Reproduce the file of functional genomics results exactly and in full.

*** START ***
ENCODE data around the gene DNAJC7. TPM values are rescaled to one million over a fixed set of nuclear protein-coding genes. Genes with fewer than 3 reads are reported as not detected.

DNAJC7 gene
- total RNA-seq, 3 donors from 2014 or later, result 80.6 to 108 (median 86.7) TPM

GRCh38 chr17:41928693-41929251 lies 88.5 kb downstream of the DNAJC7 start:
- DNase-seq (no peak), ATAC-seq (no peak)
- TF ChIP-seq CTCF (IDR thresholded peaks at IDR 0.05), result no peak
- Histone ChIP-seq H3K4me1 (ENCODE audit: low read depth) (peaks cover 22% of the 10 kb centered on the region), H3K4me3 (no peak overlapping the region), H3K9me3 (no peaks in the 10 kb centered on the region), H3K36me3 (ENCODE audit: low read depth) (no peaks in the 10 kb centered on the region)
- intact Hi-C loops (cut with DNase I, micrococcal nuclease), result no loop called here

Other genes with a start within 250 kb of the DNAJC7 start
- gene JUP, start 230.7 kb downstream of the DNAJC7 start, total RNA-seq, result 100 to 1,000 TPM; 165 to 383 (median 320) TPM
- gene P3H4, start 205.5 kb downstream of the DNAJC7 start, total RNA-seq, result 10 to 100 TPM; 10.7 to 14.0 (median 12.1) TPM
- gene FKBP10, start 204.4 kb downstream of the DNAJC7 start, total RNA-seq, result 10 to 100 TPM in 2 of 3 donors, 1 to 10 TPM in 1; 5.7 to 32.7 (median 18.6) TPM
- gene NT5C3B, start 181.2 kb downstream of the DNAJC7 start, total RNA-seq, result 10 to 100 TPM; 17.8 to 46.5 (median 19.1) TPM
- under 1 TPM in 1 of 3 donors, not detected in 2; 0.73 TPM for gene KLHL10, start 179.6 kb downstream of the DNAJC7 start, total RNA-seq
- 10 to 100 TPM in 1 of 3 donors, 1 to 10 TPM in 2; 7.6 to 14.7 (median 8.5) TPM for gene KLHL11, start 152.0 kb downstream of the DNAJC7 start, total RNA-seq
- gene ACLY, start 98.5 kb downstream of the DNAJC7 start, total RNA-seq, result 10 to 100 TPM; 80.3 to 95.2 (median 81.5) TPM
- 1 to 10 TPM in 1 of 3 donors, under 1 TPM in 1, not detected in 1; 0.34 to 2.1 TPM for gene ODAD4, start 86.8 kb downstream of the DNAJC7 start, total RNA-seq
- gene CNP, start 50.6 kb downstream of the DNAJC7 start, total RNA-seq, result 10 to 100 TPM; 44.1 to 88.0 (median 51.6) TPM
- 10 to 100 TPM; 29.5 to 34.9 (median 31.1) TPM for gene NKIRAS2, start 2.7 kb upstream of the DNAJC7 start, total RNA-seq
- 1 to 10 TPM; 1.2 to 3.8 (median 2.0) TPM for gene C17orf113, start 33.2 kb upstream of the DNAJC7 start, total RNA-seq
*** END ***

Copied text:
ENCODE data around the gene DNAJC7. TPM values are rescaled to one million over a fixed set of nuclear protein-coding genes. Genes with fewer than 3 reads are reported as not detected.

DNAJC7 gene
- total RNA-seq, 3 donors from 2014 or later, result 80.6 to 108 (median 86.7) TPM

GRCh38 chr17:41928693-41929251 lies 88.5 kb downstream of the DNAJC7 start:
- DNase-seq (no peak), ATAC-seq (no peak)
- TF ChIP-seq CTCF (IDR thresholded peaks at IDR 0.05), result no peak
- Histone ChIP-seq H3K4me1 (ENCODE audit: low read depth) (peaks cover 22% of the 10 kb centered on the region), H3K4me3 (no peak overlapping the region), H3K9me3 (no peaks in the 10 kb centered on the region), H3K36me3 (ENCODE audit: low read depth) (no peaks in the 10 kb centered on the region)
- intact Hi-C loops (cut with DNase I, micrococcal nuclease), result no loop called here

Other genes with a start within 250 kb of the DNAJC7 start
- gene JUP, start 230.7 kb downstream of the DNAJC7 start, total RNA-seq, result 100 to 1,000 TPM; 165 to 383 (median 320) TPM
- gene P3H4, start 205.5 kb downstream of the DNAJC7 start, total RNA-seq, result 10 to 100 TPM; 10.7 to 14.0 (median 12.1) TPM
- gene FKBP10, start 204.4 kb downstream of the DNAJC7 start, total RNA-seq, result 10 to 100 TPM in 2 of 3 donors, 1 to 10 TPM in 1; 5.7 to 32.7 (median 18.6) TPM
- gene NT5C3B, start 181.2 kb downstream of the DNAJC7 start, total RNA-seq, result 10 to 100 TPM; 17.8 to 46.5 (median 19.1) TPM
- under 1 TPM in 1 of 3 donors, not detected in 2; 0.73 TPM for gene KLHL10, start 179.6 kb downstream of the DNAJC7 start, total RNA-seq
- 10 to 100 TPM in 1 of 3 donors, 1 to 10 TPM in 2; 7.6 to 14.7 (median 8.5) TPM for gene KLHL11, start 152.0 kb downstream of the DNAJC7 start, total RNA-seq
- gene ACLY, start 98.5 kb downstream of the DNAJC7 start, total RNA-seq, result 10 to 100 TPM; 80.3 to 95.2 (median 81.5) TPM
- 1 to 10 TPM in 1 of 3 donors, under 1 TPM in 1, not detected in 1; 0.34 to 2.1 TPM for gene ODAD4, start 86.8 kb downstream of the DNAJC7 start, total RNA-seq
- gene CNP, start 50.6 kb downstream of the DNAJC7 start, total RNA-seq, result 10 to 100 TPM; 44.1 to 88.0 (median 51.6) TPM
- 10 to 100 TPM; 29.5 to 34.9 (median 31.1) TPM for gene NKIRAS2, start 2.7 kb upstream of the DNAJC7 start, total RNA-seq
- 1 to 10 TPM; 1.2 to 3.8 (median 2.0) TPM for gene C17orf113, start 33.2 kb upstream of the DNAJC7 start, total RNA-seq